An Investigation Into the Effects of Cross-Sex Friendships on Heterosexual Romantic Relationship Dynamics




Journal Title

Journal ISSN

Volume Title



Friendships outside of a heterosexual romantic relationship are common and fulfill needs for social support and intimacy. Cross-sex friendships (i.e., friendships with members of the opposite-sex) are generally as fulfilling as same-sex friendships and provide many of the same benefits (Monsour, 2001). However, cross-sex friendships may pose unique challenges to those in heterosexual romantic relationships. Using two studies, this research aimed to investigate the consequences of cross-sex friendship maintenance for different features of relationship functioning in heterosexual romantic relationships as well as potential mechanisms underlying these associations. For Study 1 (n = 347 individuals), I employed a cross-sectional (non-dyadic) design with participants in heterosexual romantic relationships to test whether individuals with a greater number of cross-sex friendships, or who believe that their romantic partner has a greater number of cross-sex friendships, report lower levels of three macro-level relationship outcomes: commitment, relationship satisfaction, and trust. In Study 2 (n = 108 dyads), I used a daily diary design with heterosexual romantic dyads to evaluate whether individuals’ and their romantic partners’ daily interactions with cross-sex friends predict changes in individuals’ relational maintenance behaviors and romantic relationship satisfaction. In both studies, I also examined the indirect effect of friendship maintenance on relationship outcomes via feelings of jealousy and perceived availability of alternatives to one’s own partner. Friendship maintenance was unrelated to romantic relationship outcomes in both Study 1 and Study 2. However, Study 1 provided support for the hypothesis that the cross-sex friendships individuals and their partners hold are indirectly related to participants’ relationship outcomes via availability of alternatives and feelings of jealousy, respectively. Additionally, Study 2 provided evidence that daily contact with friends (regardless of gender) is related to lower levels of relationship satisfaction via a greater availability of alternatives. Interestingly, there was not much evidence to suggest that these effects are moderated by characteristics of the friendships, the romantic relationships, or the individuals. Taken together, this research increases our understanding of how heterosexual couples successfully navigate the challenges of cross-sex friendships and two of the mechanisms underlying these experiences.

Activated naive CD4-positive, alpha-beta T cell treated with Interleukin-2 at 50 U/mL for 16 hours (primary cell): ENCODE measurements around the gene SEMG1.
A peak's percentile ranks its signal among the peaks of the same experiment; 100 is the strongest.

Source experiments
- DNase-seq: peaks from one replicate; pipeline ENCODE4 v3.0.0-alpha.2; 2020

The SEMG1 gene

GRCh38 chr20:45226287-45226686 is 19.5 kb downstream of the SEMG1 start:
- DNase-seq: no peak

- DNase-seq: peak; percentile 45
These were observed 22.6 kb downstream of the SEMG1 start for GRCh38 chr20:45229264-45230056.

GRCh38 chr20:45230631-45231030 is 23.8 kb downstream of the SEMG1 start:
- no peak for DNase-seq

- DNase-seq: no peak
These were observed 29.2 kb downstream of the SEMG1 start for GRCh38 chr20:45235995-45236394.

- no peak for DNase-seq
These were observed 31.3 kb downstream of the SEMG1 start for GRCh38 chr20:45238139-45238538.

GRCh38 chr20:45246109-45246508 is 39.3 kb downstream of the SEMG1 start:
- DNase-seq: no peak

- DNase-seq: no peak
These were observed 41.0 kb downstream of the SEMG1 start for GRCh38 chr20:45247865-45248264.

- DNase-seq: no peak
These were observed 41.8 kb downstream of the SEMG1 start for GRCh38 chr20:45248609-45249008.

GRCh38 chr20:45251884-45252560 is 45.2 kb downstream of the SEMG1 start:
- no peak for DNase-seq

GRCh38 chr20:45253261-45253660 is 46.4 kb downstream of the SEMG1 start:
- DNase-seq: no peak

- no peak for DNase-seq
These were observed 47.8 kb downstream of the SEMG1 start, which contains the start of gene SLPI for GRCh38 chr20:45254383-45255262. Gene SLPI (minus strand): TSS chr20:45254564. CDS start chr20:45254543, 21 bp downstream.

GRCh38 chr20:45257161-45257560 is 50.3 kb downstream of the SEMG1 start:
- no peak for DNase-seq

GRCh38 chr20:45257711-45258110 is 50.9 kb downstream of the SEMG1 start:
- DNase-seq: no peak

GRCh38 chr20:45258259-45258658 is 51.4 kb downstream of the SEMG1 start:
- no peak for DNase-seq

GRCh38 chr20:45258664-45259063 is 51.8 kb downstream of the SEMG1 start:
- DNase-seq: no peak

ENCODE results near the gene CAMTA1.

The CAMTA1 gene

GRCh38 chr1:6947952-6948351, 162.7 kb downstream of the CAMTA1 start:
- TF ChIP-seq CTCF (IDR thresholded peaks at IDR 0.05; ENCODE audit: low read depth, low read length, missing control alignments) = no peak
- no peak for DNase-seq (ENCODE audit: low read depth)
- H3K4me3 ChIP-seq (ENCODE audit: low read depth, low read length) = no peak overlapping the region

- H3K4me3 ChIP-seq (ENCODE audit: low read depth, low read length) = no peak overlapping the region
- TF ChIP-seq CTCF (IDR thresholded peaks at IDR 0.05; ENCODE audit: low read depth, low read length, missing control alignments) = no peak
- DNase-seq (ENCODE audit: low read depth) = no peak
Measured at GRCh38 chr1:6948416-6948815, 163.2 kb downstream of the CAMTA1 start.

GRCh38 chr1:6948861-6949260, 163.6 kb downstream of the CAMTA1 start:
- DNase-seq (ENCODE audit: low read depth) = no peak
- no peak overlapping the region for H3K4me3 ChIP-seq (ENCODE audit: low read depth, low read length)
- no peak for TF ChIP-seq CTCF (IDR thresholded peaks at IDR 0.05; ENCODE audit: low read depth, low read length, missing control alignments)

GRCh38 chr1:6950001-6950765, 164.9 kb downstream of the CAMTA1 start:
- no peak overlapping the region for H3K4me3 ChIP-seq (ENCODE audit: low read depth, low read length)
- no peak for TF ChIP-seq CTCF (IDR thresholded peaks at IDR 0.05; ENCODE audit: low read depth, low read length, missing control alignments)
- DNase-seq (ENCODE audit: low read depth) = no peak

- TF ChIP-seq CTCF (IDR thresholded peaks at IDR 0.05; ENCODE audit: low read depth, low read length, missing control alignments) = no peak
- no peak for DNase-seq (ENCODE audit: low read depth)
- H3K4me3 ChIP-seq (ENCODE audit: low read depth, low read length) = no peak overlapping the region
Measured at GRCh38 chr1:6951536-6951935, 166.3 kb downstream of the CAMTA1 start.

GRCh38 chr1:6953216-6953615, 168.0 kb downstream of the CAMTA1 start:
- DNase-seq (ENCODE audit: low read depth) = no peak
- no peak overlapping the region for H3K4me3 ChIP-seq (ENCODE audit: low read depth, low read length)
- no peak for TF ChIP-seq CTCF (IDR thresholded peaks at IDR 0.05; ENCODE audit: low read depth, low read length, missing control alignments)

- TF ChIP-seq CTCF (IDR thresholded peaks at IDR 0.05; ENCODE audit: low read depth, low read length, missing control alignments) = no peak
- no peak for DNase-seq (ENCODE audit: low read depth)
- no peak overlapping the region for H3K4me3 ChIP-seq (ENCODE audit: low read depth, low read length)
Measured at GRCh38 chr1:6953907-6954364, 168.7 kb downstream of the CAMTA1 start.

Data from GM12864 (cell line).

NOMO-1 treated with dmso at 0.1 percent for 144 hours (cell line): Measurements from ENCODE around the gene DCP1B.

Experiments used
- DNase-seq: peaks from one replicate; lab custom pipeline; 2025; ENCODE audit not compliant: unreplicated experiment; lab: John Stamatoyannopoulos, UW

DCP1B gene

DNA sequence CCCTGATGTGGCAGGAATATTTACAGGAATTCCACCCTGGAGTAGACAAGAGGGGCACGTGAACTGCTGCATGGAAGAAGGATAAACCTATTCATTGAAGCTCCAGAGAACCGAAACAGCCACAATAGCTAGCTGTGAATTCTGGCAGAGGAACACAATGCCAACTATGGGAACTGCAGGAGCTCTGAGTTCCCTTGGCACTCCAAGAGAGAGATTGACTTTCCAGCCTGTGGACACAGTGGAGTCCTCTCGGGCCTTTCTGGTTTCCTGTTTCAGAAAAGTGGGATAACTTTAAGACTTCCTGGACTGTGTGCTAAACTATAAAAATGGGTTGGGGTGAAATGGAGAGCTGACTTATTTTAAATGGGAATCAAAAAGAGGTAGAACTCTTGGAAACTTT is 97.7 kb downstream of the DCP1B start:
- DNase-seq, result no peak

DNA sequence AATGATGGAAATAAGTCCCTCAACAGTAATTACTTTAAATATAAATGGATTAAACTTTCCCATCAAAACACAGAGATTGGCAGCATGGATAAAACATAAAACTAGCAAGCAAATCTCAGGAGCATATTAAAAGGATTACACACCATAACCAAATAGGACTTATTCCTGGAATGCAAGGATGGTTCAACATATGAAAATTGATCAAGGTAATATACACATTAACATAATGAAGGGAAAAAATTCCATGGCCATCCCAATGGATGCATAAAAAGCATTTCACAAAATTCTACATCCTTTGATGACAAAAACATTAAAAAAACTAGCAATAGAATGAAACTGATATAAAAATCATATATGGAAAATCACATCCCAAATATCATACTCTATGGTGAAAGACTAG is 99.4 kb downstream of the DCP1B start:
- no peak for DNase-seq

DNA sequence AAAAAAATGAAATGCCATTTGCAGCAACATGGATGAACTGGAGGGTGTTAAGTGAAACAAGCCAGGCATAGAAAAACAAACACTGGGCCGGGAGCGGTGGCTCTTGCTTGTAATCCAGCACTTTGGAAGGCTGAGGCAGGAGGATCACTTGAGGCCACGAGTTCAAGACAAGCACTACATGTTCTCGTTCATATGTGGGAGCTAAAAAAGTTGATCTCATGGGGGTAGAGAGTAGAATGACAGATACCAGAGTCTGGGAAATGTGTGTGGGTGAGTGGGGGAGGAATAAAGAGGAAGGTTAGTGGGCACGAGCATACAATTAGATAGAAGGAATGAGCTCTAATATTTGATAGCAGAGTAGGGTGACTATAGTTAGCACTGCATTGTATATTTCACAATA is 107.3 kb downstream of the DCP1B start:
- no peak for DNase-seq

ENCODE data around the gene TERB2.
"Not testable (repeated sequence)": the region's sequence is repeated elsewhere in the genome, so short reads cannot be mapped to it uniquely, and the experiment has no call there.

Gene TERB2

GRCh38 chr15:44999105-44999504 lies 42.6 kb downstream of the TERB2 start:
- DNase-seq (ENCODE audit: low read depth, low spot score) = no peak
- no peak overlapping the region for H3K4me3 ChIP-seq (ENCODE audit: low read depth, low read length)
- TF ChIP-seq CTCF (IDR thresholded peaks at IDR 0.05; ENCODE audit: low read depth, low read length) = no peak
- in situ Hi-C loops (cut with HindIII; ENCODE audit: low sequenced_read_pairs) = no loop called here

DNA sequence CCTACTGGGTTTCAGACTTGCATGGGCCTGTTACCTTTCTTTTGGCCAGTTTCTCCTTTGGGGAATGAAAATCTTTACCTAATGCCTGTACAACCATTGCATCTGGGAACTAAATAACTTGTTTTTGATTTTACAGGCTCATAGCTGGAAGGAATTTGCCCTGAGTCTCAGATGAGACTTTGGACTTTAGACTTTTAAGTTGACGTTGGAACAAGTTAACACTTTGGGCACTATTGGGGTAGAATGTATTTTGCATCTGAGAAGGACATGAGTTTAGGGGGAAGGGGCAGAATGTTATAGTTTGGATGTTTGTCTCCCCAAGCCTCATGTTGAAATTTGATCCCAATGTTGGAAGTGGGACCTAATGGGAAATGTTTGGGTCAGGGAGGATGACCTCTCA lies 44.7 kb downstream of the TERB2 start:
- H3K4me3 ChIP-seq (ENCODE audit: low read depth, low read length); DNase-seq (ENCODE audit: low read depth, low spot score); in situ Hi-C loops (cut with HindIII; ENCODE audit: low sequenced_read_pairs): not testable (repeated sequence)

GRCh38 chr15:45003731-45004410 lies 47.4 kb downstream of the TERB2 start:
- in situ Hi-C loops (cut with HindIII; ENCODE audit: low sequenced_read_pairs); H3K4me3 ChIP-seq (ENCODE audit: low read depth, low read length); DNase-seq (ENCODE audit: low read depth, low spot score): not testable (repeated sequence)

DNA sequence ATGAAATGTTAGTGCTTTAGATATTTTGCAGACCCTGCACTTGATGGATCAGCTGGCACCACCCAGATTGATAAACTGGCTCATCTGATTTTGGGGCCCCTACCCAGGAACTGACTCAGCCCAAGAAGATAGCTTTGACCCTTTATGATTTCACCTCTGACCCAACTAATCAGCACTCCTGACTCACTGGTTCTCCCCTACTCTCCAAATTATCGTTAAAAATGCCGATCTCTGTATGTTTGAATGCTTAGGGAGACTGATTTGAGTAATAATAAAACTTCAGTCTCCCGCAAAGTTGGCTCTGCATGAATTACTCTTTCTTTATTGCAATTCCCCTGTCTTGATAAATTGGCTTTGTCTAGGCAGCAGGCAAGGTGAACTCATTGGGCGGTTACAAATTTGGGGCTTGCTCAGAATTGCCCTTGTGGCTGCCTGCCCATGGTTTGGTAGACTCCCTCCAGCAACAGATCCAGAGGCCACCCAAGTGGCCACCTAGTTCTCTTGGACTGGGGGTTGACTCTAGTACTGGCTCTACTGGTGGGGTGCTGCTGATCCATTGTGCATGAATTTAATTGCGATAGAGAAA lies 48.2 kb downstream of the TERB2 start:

Man-woman relationships, Heterosexuals, Friendship, Male friendship, Female friendship


©2019 Conrad Alexander Corretti. All Rights Reserved.